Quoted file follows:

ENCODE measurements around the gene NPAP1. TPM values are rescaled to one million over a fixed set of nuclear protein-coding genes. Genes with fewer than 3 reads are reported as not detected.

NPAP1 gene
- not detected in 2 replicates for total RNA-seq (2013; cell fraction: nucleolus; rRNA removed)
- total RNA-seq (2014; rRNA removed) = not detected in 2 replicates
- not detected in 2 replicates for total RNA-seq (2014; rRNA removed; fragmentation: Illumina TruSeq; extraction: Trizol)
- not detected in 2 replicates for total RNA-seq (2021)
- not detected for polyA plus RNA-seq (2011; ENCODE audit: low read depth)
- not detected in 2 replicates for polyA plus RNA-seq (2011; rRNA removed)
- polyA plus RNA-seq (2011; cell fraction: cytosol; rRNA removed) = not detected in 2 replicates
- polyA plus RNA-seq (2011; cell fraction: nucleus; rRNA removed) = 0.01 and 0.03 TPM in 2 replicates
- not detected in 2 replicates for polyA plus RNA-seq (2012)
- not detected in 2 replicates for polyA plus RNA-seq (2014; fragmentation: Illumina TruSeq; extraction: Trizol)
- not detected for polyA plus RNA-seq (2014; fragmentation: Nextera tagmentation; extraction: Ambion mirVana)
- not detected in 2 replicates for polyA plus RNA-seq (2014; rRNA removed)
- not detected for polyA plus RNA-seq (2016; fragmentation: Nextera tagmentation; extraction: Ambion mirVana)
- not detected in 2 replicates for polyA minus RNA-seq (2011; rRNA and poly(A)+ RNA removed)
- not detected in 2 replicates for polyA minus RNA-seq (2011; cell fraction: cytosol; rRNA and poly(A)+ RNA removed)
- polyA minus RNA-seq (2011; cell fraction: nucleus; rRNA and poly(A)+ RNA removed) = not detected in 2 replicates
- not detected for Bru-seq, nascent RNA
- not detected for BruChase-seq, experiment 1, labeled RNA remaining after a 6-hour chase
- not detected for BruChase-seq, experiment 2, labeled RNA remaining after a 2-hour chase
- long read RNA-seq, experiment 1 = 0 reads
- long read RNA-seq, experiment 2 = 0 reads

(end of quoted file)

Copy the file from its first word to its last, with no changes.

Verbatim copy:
ENCODE measurements around the gene NPAP1. TPM values are rescaled to one million over a fixed set of nuclear protein-coding genes. Genes with fewer than 3 reads are reported as not detected.

NPAP1 gene
- not detected in 2 replicates for total RNA-seq (2013; cell fraction: nucleolus; rRNA removed)
- total RNA-seq (2014; rRNA removed) = not detected in 2 replicates
- not detected in 2 replicates for total RNA-seq (2014; rRNA removed; fragmentation: Illumina TruSeq; extraction: Trizol)
- not detected in 2 replicates for total RNA-seq (2021)
- not detected for polyA plus RNA-seq (2011; ENCODE audit: low read depth)
- not detected in 2 replicates for polyA plus RNA-seq (2011; rRNA removed)
- polyA plus RNA-seq (2011; cell fraction: cytosol; rRNA removed) = not detected in 2 replicates
- polyA plus RNA-seq (2011; cell fraction: nucleus; rRNA removed) = 0.01 and 0.03 TPM in 2 replicates
- not detected in 2 replicates for polyA plus RNA-seq (2012)
- not detected in 2 replicates for polyA plus RNA-seq (2014; fragmentation: Illumina TruSeq; extraction: Trizol)
- not detected for polyA plus RNA-seq (2014; fragmentation: Nextera tagmentation; extraction: Ambion mirVana)
- not detected in 2 replicates for polyA plus RNA-seq (2014; rRNA removed)
- not detected for polyA plus RNA-seq (2016; fragmentation: Nextera tagmentation; extraction: Ambion mirVana)
- not detected in 2 replicates for polyA minus RNA-seq (2011; rRNA and poly(A)+ RNA removed)
- not detected in 2 replicates for polyA minus RNA-seq (2011; cell fraction: cytosol; rRNA and poly(A)+ RNA removed)
- polyA minus RNA-seq (2011; cell fraction: nucleus; rRNA and poly(A)+ RNA removed) = not detected in 2 replicates
- not detected for Bru-seq, nascent RNA
- not detected for BruChase-seq, experiment 1, labeled RNA remaining after a 6-hour chase
- not detected for BruChase-seq, experiment 2, labeled RNA remaining after a 2-hour chase
- long read RNA-seq, experiment 1 = 0 reads
- long read RNA-seq, experiment 2 = 0 reads